Friday, 28 October 2011

When should inadmissible evidence be allowed?

This afternoon A Dutchman, Vincent Tabak, was found guilty of murdering Joanna Yeates in Bristol in December 2010.  Tabak had already pleaded guilty to manslaughter, claiming that he had tried to kiss her, and when she screamed, he had put a hand over her mouth, another around her neck and accidentally strangled her to death.  He then disposed of her body and attempted to implicate an innocent man, Chris Jefferies, in her murder. Mr Jefferies was arrested and hounded by the media to the extent that he has subsequently successfully sued a number of the British tabloids for libel.

The prosecution’s case was that Mr Tabak had visited Joanna Yeates with a sexual motive and had then murdered her.  The defence had argued that Mr Tabak was in a monogamous relationship and was generally sexually inexperienced and had misread signals from Ms Yeates which had led to him making a pass at her and then accidentally killing her. 

In the end Tabak was found guilty of murder by a majority verdict, and has been sentenced to life in prison, with a minimum term of twenty years.

However, subsequent to the verdict, it has been disclosed that images were found on Tabak’s computers depicting strangulation pornography, where women were strangled and in some instances, bound and gagged in the back of cars.  This evidence was granted inadmissible by the judge on the basis it might prejudice the jury.

Now questions are being asked as to why this evidence was not considered admissible in court. 

In truth the fact the evidence was not presented has proven to be irrelevant in this case, since Tabak has been convicted of murder.  However, given the argument for the defence was one of intent, it was not beyond the realms of possibility that a jury could have found him not guilty of murder without knowing all the facts about him.

This was a man who enjoyed watching videos of women being strangled, who then went out and strangled a woman and killed her.  Perhaps it could be argued that being in possession of this knowledge might sway the jury in terms of their own moral opinions on the viewing of this kind of material.  However given this was a man who was presented as sexually naive, having never had a girlfriend until the age of 29, and having misconstrued the signals given to him by a woman, which then led to her death, is it not also possible that the jury has been sent out to consider a verdict without actually being in possession of the full facts?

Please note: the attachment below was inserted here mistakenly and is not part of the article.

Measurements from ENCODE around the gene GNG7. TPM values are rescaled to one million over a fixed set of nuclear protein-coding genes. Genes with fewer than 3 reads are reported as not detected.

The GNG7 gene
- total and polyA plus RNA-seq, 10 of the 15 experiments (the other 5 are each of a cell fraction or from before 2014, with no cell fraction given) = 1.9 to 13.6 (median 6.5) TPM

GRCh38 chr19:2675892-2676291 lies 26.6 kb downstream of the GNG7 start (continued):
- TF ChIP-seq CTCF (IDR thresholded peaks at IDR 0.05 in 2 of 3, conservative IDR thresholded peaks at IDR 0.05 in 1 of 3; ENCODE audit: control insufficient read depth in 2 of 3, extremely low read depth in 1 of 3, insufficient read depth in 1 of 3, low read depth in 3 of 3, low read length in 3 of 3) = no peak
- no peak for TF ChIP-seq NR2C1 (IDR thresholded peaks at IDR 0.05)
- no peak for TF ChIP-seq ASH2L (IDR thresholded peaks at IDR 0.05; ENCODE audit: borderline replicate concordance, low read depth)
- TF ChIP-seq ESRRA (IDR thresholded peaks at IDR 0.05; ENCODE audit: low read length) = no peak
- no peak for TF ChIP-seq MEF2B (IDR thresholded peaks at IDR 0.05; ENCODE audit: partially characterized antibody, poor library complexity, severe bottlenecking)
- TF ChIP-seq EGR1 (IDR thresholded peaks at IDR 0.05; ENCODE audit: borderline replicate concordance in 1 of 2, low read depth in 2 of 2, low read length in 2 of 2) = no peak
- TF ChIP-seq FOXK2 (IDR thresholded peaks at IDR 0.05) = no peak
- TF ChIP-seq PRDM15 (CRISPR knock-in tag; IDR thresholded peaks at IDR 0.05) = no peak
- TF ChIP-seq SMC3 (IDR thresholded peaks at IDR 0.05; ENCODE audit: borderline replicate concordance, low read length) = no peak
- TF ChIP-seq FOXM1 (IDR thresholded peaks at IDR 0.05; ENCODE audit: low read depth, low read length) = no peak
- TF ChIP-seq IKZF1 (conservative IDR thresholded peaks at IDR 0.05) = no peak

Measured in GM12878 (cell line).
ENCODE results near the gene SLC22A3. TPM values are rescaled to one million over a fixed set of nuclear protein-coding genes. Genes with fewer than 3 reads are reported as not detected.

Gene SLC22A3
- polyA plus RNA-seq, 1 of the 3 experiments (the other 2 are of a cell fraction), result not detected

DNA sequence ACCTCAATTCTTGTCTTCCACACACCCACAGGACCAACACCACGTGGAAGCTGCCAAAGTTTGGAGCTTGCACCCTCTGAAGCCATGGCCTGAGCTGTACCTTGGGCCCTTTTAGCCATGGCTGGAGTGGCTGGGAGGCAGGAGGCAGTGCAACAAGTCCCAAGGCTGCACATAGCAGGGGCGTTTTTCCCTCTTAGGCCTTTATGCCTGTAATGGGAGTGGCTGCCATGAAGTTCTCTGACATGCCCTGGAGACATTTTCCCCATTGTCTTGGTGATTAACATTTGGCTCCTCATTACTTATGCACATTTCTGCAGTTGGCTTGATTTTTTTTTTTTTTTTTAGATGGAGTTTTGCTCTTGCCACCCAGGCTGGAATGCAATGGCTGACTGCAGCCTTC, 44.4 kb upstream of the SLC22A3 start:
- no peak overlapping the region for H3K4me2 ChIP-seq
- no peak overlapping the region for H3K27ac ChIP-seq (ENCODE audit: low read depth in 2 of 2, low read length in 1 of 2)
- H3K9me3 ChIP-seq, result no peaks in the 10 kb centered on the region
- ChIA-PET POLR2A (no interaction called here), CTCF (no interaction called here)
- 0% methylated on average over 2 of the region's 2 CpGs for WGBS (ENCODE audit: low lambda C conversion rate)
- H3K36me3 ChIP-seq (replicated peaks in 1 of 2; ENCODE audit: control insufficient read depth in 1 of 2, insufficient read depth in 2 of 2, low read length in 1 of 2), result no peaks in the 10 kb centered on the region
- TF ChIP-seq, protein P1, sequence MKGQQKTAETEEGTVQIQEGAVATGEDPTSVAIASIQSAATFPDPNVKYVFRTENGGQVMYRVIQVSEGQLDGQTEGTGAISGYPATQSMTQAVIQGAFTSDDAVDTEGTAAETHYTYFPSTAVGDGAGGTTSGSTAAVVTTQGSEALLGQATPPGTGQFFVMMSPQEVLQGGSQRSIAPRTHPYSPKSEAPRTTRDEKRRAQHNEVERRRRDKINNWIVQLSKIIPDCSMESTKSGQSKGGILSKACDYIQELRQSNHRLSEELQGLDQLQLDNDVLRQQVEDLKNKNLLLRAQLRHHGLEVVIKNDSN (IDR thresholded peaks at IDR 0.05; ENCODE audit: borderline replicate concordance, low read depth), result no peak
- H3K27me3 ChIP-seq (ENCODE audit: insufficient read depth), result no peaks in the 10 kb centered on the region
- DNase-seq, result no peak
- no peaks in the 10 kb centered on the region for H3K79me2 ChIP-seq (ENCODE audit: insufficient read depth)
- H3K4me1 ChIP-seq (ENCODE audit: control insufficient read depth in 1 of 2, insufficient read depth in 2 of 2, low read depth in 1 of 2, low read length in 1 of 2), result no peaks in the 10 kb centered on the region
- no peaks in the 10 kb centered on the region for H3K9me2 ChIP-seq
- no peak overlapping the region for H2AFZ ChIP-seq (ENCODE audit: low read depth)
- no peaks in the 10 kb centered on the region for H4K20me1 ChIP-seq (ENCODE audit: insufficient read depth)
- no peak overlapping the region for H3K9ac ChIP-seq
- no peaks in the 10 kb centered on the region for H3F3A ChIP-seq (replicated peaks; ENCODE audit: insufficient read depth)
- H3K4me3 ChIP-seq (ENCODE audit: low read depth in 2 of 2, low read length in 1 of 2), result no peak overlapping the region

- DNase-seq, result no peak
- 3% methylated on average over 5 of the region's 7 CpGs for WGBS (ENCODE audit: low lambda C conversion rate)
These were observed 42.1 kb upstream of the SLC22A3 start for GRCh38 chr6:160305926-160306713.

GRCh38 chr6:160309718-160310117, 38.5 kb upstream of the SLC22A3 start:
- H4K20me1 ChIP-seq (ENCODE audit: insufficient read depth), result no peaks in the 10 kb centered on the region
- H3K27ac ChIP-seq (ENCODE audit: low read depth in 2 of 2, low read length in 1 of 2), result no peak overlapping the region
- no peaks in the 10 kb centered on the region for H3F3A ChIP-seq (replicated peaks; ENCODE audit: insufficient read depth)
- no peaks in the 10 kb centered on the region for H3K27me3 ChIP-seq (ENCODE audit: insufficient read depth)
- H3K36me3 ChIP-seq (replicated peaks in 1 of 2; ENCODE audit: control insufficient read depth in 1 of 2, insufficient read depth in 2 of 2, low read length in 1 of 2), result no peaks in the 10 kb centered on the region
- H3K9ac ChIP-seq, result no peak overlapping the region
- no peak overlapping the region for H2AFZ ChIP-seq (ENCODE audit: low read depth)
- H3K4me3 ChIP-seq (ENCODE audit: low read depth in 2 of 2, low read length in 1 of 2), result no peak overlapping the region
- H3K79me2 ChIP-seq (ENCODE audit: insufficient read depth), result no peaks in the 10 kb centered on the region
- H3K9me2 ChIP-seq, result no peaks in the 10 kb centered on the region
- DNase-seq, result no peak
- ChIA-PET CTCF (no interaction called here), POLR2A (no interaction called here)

As a rule, previous exploits and convictions are not taken into account when someone is tried for a crime, for fear that a jury might be prejudiced and also because disclosure of previous convictions can be used as a reason for appeal if it is believed that the jury were prejudiced due to the disclosure of previous convictions/pastimes.

I am torn over this.  I can see why past convictions are not taken into account, after all if someone is convicted of a crime doesn’t necessarily mean they will go on to commit the same crime again, and having knowledge of this fact would almost certainly sway a jury in terms of reaching a verdict. 

But here we have a man who strangled an innocent woman, who admitted to doing so because he claimed his sexual naivety led him to misconstrue the signals she gave him when she invited him into her flat for a drink.  The jury are led to believe by the defence that this man didn’t have a girlfriend until he was 29, we could be forgiven for thinking that perhaps he was socially awkward, but otherwise a man of previously unblemished character.  

Meanwhile the prosecution are trying to put forward a case for there being a sexual motive to the crime, except there is no evidence to suggest a sexual motive – no sexual assault, she was still wearing her jeans, etc. 

Only after the jury have delivered their verdict did it become apparent that this man was into watching violent porn where women are strangled and bound and gagged in the back of cars.  And suddenly a sexual motive becomes abundantly clear.  And even if it doesn’t lead to intent to kill, it completely alters the argument that a man who was into strangulation porn who then strangled a woman didn’t know what he was doing.